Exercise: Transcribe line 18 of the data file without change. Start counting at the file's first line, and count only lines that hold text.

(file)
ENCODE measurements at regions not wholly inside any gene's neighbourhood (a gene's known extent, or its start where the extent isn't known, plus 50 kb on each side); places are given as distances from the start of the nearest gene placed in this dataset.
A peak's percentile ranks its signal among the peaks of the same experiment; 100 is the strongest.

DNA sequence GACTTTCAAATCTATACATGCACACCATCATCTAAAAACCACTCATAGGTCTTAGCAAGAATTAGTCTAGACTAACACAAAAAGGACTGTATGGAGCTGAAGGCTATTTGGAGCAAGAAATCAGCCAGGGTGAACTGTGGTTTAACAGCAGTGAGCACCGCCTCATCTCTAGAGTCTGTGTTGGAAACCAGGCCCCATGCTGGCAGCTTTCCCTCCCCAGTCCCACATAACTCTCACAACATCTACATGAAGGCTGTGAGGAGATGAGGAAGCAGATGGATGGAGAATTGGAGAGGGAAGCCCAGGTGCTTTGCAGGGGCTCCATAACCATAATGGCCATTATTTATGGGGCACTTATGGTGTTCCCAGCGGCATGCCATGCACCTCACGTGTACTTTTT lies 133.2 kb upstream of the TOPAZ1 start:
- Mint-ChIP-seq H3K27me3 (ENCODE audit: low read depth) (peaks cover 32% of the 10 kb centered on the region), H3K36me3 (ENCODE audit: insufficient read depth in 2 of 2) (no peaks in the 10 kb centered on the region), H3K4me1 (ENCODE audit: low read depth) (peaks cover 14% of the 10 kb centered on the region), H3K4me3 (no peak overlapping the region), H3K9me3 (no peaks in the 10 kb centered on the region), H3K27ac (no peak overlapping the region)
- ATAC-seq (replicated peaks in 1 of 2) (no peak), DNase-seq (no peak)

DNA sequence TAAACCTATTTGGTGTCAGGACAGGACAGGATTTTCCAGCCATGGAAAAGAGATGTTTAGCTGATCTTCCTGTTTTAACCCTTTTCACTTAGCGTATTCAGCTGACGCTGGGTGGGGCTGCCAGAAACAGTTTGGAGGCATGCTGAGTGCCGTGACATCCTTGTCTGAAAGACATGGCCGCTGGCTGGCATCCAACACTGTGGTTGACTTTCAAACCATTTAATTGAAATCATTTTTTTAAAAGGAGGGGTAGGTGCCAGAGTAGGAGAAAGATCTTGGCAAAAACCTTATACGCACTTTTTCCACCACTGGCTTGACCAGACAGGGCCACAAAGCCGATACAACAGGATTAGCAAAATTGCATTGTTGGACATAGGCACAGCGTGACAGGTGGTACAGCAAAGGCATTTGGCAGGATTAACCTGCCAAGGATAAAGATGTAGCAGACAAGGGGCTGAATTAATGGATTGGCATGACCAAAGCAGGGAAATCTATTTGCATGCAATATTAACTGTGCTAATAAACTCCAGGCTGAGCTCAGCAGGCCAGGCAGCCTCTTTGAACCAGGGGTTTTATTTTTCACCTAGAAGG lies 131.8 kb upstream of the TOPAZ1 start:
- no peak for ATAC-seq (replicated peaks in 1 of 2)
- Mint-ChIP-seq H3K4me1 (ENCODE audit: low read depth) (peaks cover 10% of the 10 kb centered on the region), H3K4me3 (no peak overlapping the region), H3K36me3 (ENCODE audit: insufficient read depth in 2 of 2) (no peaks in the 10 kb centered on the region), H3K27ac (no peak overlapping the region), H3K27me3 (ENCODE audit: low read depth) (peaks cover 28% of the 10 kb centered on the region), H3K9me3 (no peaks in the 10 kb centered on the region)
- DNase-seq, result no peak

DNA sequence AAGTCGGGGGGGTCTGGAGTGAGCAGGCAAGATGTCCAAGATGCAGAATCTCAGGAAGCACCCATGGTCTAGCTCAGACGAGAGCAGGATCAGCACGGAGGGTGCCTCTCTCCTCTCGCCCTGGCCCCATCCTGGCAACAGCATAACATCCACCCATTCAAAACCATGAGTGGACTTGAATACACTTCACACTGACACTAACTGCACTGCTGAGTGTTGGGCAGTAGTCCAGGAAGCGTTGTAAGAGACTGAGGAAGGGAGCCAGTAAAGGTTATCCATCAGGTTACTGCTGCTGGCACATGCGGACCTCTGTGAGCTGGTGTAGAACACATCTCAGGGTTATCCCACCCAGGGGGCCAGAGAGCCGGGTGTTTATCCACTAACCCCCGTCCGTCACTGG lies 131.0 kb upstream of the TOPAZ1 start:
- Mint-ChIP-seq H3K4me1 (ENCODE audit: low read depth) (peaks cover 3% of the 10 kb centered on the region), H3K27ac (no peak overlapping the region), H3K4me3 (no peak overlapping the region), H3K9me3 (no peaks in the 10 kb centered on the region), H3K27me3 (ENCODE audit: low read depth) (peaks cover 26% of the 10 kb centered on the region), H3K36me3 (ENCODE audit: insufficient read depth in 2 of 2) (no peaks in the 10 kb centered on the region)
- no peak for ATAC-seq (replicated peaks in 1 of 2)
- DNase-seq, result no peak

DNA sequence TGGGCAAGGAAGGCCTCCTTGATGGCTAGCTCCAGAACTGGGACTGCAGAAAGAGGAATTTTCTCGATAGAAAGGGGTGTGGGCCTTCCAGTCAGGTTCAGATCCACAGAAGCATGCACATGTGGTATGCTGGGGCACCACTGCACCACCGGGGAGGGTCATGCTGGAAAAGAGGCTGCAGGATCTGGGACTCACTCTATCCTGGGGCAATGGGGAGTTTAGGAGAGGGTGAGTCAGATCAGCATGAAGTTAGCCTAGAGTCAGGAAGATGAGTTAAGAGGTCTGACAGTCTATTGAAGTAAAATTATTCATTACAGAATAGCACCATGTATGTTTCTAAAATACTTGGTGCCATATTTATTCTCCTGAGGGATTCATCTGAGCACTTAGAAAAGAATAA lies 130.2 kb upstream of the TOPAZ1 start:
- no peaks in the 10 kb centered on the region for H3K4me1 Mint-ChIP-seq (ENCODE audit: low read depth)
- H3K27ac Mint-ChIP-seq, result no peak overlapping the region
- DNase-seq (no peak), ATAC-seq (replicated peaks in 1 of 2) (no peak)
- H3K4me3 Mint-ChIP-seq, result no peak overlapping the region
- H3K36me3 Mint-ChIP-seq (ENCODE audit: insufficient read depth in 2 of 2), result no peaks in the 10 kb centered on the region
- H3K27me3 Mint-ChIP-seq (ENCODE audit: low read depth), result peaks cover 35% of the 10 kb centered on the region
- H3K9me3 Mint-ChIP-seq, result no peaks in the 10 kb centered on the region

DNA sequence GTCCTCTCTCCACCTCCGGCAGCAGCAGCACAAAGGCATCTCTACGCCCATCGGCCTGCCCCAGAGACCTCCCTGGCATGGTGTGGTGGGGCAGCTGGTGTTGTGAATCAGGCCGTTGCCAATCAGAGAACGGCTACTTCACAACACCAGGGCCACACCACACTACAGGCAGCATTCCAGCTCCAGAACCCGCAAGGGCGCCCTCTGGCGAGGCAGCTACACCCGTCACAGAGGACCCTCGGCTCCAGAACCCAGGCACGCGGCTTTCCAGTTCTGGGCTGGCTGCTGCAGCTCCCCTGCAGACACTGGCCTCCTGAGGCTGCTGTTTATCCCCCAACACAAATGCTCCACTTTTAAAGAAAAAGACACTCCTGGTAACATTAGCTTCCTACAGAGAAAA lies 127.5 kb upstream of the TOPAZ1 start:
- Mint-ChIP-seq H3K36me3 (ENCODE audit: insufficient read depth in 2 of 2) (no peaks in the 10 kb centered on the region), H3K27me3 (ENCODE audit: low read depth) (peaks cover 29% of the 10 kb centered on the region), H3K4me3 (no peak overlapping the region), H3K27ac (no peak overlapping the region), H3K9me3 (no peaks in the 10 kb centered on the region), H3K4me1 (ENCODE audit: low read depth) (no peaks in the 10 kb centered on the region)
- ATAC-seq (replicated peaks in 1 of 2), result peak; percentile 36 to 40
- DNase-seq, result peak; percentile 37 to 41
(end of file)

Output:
- H3K4me3 Mint-ChIP-seq, result no peak overlapping the region